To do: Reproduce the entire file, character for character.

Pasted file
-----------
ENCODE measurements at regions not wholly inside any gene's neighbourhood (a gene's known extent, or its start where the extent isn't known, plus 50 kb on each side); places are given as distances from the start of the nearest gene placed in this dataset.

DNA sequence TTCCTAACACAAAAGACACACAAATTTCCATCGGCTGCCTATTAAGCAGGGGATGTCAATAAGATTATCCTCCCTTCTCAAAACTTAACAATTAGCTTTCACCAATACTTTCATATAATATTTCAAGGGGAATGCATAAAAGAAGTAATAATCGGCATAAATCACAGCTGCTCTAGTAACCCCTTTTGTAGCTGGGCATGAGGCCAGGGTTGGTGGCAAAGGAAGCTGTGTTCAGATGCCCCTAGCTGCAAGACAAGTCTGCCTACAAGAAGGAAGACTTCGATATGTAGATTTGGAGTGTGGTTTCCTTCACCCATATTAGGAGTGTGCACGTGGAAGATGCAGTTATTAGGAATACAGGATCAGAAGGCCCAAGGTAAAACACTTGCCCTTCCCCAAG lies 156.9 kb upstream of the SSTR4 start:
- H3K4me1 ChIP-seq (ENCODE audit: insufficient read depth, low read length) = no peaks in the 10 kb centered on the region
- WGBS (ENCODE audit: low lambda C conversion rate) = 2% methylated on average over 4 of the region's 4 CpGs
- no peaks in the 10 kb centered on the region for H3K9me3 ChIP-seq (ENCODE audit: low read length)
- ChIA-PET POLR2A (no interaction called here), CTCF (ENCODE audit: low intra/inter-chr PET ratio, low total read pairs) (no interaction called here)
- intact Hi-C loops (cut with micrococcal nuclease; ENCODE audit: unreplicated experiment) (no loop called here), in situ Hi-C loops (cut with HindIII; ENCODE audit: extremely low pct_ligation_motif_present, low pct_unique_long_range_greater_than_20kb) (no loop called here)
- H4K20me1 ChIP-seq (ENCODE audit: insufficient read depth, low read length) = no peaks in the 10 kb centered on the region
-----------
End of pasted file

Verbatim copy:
ENCODE measurements at regions not wholly inside any gene's neighbourhood (a gene's known extent, or its start where the extent isn't known, plus 50 kb on each side); places are given as distances from the start of the nearest gene placed in this dataset.

DNA sequence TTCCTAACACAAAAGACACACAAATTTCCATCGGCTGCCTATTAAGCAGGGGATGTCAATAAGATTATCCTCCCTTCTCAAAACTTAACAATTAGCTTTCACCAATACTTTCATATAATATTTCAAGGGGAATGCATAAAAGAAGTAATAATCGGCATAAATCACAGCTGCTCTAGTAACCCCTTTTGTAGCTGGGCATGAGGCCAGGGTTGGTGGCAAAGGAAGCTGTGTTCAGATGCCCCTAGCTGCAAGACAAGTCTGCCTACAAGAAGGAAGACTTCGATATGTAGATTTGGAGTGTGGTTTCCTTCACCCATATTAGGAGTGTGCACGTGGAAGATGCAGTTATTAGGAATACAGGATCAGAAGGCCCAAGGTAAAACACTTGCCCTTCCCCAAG lies 156.9 kb upstream of the SSTR4 start:
- H3K4me1 ChIP-seq (ENCODE audit: insufficient read depth, low read length) = no peaks in the 10 kb centered on the region
- WGBS (ENCODE audit: low lambda C conversion rate) = 2% methylated on average over 4 of the region's 4 CpGs
- no peaks in the 10 kb centered on the region for H3K9me3 ChIP-seq (ENCODE audit: low read length)
- ChIA-PET POLR2A (no interaction called here), CTCF (ENCODE audit: low intra/inter-chr PET ratio, low total read pairs) (no interaction called here)
- intact Hi-C loops (cut with micrococcal nuclease; ENCODE audit: unreplicated experiment) (no loop called here), in situ Hi-C loops (cut with HindIII; ENCODE audit: extremely low pct_ligation_motif_present, low pct_unique_long_range_greater_than_20kb) (no loop called here)
- H4K20me1 ChIP-seq (ENCODE audit: insufficient read depth, low read length) = no peaks in the 10 kb centered on the region